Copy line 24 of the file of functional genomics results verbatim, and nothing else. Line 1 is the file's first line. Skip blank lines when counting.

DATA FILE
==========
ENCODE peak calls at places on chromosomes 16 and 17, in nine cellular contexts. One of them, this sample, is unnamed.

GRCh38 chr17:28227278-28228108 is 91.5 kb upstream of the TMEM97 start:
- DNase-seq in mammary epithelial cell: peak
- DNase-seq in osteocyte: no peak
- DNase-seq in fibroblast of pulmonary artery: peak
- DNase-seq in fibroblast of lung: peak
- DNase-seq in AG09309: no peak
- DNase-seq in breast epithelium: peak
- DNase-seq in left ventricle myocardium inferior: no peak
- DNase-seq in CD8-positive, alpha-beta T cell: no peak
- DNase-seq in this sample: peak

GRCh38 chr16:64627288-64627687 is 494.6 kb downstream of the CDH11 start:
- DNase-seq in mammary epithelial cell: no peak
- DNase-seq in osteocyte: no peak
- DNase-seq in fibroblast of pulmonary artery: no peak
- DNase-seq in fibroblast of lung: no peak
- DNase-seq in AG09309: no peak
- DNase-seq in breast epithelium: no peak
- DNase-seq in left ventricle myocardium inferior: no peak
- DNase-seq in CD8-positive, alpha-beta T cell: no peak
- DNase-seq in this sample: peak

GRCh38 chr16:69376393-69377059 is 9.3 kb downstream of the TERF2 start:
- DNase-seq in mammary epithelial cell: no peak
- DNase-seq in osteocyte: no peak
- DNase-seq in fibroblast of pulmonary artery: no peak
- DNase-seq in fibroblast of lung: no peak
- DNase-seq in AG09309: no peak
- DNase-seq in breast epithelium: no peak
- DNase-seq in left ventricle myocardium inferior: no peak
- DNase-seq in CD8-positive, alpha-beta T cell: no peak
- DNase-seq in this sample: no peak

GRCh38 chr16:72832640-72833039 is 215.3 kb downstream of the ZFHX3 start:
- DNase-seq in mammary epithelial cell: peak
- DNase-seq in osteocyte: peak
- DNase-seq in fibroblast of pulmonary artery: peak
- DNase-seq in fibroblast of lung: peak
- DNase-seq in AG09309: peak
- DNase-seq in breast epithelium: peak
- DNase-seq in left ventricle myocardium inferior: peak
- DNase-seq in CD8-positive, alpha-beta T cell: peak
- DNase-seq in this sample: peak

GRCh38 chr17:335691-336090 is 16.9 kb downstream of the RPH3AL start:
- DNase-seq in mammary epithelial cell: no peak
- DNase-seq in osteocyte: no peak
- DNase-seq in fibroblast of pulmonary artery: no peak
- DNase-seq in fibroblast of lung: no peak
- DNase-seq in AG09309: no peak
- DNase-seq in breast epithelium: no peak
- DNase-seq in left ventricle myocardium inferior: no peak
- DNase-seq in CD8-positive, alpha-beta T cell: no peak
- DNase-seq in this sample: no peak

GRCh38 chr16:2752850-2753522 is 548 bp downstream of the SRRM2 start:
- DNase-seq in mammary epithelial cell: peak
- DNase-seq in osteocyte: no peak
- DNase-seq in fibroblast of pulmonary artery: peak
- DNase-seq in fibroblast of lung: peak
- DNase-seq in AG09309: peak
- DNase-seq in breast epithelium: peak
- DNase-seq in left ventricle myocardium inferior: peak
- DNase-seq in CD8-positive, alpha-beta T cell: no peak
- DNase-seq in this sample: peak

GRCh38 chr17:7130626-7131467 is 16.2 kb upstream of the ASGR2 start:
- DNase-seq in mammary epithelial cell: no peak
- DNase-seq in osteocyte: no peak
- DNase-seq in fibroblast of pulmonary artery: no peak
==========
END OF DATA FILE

- DNase-seq in osteocyte: no peak